Briefing on the Operationalisation of the G5 Sahel Joint Force
On Monday (30 October), the Council expects to hold a ministerial-level briefing, chaired by the French Minister of Europe and Foreign Affairs Jean-Yves Le Drian, to discuss ways in which the international community can support the joint force of the G5 Sahel. Briefers will include UN Secretary-General António Guterres; Chairperson of the AU Commission Moussa Faki Mahamat; and Malian Foreign Minister Abdulaye Diop, as rotating President of the G5 Sahel. The other members of the G5 Sahel (Burkina Faso, Chad, Mauritania and Niger) are expected to participate in the meeting.
The Secretary-General’s 16 October report on the activities of the force (S/2017/869), which describes the challenges encountered in its operationalisation and four possible options to support the force, will be an important focus of the meeting. At the meeting, Council members are expected to state their positions regarding these options. In his report, Guterres provides two options that imply the establishment of a dedicated UN support office financed through assessed contributions, similar to the UN office (UNSOS) supporting the work of the AU Mission in Somalia. In anticipation of Council divisions on this issue, he also includes two proposals that would support the joint force through UN Multidimensional Integrated Stabilization Mission in Mali (MINUSMA).
The four options are:
1. Security Council mandated UN support package
2. Security Council mandated UN logistical and soft support package
3. Support requiring an adjustment to the MINUSMA mandate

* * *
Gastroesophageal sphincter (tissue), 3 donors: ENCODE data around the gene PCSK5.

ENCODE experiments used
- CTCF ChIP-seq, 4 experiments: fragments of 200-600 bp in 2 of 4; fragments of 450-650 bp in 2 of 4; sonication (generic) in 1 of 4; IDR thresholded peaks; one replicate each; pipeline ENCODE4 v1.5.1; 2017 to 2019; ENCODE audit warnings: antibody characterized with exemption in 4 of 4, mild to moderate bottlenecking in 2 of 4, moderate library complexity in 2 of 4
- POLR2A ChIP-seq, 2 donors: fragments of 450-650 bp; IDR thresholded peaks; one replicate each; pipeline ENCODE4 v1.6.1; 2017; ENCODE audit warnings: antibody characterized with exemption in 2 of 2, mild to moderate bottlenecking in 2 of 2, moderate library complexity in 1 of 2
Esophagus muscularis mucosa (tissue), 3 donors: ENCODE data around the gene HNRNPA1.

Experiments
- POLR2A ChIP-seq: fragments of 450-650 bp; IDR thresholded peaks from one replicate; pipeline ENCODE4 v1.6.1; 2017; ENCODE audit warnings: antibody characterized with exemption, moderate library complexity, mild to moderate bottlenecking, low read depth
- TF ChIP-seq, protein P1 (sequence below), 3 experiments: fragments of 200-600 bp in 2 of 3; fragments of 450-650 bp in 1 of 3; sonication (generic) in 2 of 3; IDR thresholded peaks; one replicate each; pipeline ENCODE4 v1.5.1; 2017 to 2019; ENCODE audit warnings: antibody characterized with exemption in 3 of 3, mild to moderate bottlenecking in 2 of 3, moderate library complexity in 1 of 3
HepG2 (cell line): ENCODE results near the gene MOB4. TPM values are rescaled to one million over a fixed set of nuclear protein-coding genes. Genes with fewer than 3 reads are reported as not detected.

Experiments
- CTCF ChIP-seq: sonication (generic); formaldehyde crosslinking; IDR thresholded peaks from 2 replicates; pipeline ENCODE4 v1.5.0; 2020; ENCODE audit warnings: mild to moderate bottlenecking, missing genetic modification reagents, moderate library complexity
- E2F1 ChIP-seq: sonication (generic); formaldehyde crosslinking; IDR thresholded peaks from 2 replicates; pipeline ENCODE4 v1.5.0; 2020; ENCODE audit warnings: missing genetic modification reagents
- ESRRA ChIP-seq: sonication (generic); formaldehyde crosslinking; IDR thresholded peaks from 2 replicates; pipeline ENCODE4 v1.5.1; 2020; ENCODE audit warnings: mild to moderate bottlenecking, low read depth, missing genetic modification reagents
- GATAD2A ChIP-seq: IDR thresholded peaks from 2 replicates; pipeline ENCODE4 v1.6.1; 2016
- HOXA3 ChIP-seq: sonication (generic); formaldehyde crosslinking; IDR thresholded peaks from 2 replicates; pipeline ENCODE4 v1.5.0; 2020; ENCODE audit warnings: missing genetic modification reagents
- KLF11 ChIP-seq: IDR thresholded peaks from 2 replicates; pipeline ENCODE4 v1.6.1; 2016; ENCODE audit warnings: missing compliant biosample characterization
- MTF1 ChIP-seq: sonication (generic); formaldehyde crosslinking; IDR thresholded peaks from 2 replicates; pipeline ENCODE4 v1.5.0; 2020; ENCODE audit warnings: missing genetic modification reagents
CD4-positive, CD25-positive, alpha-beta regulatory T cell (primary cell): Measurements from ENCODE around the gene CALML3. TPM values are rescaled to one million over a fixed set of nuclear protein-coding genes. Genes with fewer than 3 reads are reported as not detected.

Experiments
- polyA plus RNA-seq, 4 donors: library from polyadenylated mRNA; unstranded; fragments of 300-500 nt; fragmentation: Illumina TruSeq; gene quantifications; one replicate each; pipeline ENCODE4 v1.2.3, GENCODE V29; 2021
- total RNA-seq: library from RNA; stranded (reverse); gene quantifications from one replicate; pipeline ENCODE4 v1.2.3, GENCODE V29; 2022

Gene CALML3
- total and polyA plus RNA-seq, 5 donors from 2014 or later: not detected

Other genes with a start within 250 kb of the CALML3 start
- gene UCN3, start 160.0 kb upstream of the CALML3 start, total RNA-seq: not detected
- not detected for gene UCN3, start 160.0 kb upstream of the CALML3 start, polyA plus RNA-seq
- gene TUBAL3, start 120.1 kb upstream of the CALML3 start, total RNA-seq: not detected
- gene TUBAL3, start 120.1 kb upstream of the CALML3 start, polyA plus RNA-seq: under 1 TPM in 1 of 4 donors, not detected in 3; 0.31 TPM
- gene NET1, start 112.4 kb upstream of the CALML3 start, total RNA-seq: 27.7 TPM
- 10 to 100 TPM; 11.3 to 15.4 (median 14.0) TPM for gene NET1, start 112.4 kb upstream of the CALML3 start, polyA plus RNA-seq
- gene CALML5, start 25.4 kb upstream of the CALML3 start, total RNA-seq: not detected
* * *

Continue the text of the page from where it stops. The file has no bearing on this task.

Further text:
4. Support that could be provided by MINUSMA under its current mandate
The Secretary-General’s report urges Council members to be ambitious, and Guterres has expressed his strong conviction that only with predictable and sustainable funding and support can the joint force contribute to lasting stabilisation of the Sahel region.
This message was echoed by all the stakeholders that Council members met with during their 18-23 October visiting mission to Burkina Faso, Mali and Mauritania, including by senior government officials in these three countries and the leadership of the G5 force. The interlocutors the Council met with noted that significant logistical and operational support tasks (i.e. air transportation, medical and casualty evacuation capacities, and life-support services) can only be provided through an in-theatre presence. Furthermore, as the Secretary-General emphasises in his report, the approval of UN support to the force would warrant the establishment of a robust compliance framework under the Human Rights Due Diligence Policy.
While the US and others have expressed their preference for supporting the force bilaterally, most Council members are willing to provide support through the UN. An important objective of the visiting mission was to inform the thinking of Council members on this issue, particularly those that have been reluctant in the past to agree to the provision of this kind of support. The impact of the visiting mission on their thinking is expected to feature in their statements.